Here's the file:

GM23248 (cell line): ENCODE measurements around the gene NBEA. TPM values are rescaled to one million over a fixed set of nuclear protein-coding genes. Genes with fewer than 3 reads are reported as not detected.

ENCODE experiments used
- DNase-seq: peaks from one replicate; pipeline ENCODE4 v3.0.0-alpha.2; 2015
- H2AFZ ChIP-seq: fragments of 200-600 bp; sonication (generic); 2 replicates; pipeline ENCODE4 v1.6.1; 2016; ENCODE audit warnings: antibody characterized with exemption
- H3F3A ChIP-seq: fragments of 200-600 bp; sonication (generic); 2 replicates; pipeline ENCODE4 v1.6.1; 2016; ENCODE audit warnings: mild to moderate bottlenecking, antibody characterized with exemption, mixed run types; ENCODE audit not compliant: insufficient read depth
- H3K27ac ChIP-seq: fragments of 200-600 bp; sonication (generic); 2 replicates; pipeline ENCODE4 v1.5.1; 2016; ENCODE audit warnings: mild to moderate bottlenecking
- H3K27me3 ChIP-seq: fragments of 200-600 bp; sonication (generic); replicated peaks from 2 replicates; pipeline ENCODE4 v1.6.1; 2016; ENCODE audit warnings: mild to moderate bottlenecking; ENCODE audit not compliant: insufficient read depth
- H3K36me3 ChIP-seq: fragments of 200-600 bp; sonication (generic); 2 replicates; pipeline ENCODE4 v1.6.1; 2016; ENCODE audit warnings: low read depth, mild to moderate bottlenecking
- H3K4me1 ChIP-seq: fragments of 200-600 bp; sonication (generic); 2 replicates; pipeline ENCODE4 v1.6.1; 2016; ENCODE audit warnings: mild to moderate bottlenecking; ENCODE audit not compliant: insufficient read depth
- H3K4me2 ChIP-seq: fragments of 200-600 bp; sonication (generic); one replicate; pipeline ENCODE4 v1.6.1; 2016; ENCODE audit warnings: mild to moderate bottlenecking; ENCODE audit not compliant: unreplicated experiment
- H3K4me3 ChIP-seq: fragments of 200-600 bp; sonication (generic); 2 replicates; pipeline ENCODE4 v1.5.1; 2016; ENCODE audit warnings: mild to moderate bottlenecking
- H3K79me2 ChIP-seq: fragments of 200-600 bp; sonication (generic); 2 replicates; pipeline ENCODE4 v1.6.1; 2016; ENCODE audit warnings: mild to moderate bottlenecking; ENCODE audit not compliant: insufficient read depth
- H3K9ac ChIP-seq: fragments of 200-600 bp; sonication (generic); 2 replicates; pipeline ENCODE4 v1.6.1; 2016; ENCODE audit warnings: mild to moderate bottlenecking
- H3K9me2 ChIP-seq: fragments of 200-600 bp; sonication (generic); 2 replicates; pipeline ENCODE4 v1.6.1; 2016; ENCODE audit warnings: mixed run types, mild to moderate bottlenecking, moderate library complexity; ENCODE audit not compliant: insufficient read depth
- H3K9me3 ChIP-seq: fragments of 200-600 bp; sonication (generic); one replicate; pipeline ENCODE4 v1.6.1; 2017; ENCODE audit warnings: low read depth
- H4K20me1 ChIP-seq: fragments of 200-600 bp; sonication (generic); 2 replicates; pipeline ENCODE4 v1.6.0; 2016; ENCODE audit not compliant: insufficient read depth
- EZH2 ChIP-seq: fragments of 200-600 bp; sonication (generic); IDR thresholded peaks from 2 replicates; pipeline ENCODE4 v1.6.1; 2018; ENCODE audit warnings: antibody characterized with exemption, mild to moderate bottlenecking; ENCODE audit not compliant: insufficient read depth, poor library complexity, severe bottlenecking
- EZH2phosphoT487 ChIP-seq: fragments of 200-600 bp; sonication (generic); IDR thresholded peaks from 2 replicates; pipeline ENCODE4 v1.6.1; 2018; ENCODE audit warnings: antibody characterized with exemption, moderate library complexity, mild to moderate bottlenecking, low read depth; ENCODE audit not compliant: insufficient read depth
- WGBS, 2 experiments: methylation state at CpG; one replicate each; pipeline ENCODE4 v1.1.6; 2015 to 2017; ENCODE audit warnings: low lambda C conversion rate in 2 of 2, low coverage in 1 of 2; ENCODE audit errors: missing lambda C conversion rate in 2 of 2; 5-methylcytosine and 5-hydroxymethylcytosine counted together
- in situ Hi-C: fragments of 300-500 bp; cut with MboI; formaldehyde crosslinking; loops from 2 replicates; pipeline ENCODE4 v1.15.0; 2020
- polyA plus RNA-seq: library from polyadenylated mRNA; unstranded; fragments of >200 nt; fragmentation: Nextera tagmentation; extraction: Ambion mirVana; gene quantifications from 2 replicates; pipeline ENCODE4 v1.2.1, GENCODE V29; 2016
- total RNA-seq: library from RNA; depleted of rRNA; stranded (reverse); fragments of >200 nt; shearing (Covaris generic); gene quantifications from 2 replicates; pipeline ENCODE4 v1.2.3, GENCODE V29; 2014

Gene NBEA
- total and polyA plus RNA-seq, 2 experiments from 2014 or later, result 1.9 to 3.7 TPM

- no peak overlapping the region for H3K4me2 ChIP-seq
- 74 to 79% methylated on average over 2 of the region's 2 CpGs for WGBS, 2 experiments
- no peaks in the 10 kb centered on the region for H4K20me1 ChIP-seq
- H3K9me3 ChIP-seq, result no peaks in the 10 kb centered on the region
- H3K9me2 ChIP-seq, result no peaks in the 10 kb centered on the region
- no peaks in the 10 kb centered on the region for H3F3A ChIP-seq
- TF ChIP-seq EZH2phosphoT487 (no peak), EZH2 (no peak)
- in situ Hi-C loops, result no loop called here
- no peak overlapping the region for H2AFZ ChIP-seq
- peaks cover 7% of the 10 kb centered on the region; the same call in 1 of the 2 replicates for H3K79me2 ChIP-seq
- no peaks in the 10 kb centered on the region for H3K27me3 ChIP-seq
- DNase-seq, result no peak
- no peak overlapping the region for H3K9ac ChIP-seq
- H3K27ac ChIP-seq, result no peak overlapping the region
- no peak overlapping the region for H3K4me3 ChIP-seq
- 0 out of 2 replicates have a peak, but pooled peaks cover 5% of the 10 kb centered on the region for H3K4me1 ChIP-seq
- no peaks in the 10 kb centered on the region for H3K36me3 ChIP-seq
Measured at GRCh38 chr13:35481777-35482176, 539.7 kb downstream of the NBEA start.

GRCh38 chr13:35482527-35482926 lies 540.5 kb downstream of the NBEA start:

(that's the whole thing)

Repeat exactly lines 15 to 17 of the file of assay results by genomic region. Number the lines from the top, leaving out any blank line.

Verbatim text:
- H3K9me3 ChIP-seq: fragments of 200-600 bp; sonication (generic); one replicate; pipeline ENCODE4 v1.6.1; 2017; ENCODE audit warnings: low read depth
- H4K20me1 ChIP-seq: fragments of 200-600 bp; sonication (generic); 2 replicates; pipeline ENCODE4 v1.6.0; 2016; ENCODE audit not compliant: insufficient read depth
- EZH2 ChIP-seq: fragments of 200-600 bp; sonication (generic); IDR thresholded peaks from 2 replicates; pipeline ENCODE4 v1.6.1; 2018; ENCODE audit warnings: antibody characterized with exemption, mild to moderate bottlenecking; ENCODE audit not compliant: insufficient read depth, poor library complexity, severe bottlenecking